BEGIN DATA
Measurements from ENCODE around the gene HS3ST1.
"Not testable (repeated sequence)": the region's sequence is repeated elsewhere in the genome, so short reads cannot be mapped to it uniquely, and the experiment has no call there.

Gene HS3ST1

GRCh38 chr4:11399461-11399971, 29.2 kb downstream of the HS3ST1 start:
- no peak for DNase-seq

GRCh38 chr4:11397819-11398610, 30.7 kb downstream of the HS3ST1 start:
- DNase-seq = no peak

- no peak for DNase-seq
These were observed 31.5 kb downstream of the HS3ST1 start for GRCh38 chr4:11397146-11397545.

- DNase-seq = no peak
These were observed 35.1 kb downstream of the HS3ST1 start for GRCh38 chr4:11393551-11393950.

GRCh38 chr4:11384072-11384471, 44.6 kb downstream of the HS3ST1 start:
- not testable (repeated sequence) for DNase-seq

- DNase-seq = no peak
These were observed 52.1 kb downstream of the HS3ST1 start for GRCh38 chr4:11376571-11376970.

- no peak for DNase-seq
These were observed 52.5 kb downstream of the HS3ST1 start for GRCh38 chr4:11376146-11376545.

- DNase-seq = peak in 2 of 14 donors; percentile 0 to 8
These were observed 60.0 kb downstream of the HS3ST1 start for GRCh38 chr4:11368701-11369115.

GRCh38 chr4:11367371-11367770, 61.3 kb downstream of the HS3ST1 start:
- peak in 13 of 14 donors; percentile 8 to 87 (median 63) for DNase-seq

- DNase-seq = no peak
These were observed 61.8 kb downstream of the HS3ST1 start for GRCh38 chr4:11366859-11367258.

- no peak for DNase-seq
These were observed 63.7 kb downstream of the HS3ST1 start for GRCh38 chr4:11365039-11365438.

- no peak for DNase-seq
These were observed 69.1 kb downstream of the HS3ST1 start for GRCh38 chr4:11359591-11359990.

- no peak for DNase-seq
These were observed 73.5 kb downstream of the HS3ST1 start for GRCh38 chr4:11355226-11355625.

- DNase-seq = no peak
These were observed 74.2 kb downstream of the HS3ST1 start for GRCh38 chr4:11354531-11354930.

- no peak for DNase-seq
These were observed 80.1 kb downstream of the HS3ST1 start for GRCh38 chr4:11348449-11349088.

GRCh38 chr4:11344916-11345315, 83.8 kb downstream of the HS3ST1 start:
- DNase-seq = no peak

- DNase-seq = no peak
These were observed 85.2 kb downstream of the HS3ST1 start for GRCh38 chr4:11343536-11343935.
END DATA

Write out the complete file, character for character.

Measurements from ENCODE around the gene HS3ST1.
"Not testable (repeated sequence)": the region's sequence is repeated elsewhere in the genome, so short reads cannot be mapped to it uniquely, and the experiment has no call there.

Gene HS3ST1

GRCh38 chr4:11399461-11399971, 29.2 kb downstream of the HS3ST1 start:
- no peak for DNase-seq

GRCh38 chr4:11397819-11398610, 30.7 kb downstream of the HS3ST1 start:
- DNase-seq = no peak

- no peak for DNase-seq
These were observed 31.5 kb downstream of the HS3ST1 start for GRCh38 chr4:11397146-11397545.

- DNase-seq = no peak
These were observed 35.1 kb downstream of the HS3ST1 start for GRCh38 chr4:11393551-11393950.

GRCh38 chr4:11384072-11384471, 44.6 kb downstream of the HS3ST1 start:
- not testable (repeated sequence) for DNase-seq

- DNase-seq = no peak
These were observed 52.1 kb downstream of the HS3ST1 start for GRCh38 chr4:11376571-11376970.

- no peak for DNase-seq
These were observed 52.5 kb downstream of the HS3ST1 start for GRCh38 chr4:11376146-11376545.

- DNase-seq = peak in 2 of 14 donors; percentile 0 to 8
These were observed 60.0 kb downstream of the HS3ST1 start for GRCh38 chr4:11368701-11369115.

GRCh38 chr4:11367371-11367770, 61.3 kb downstream of the HS3ST1 start:
- peak in 13 of 14 donors; percentile 8 to 87 (median 63) for DNase-seq

- DNase-seq = no peak
These were observed 61.8 kb downstream of the HS3ST1 start for GRCh38 chr4:11366859-11367258.

- no peak for DNase-seq
These were observed 63.7 kb downstream of the HS3ST1 start for GRCh38 chr4:11365039-11365438.

- no peak for DNase-seq
These were observed 69.1 kb downstream of the HS3ST1 start for GRCh38 chr4:11359591-11359990.

- no peak for DNase-seq
These were observed 73.5 kb downstream of the HS3ST1 start for GRCh38 chr4:11355226-11355625.

- DNase-seq = no peak
These were observed 74.2 kb downstream of the HS3ST1 start for GRCh38 chr4:11354531-11354930.

- no peak for DNase-seq
These were observed 80.1 kb downstream of the HS3ST1 start for GRCh38 chr4:11348449-11349088.

GRCh38 chr4:11344916-11345315, 83.8 kb downstream of the HS3ST1 start:
- DNase-seq = no peak

- DNase-seq = no peak
These were observed 85.2 kb downstream of the HS3ST1 start for GRCh38 chr4:11343536-11343935.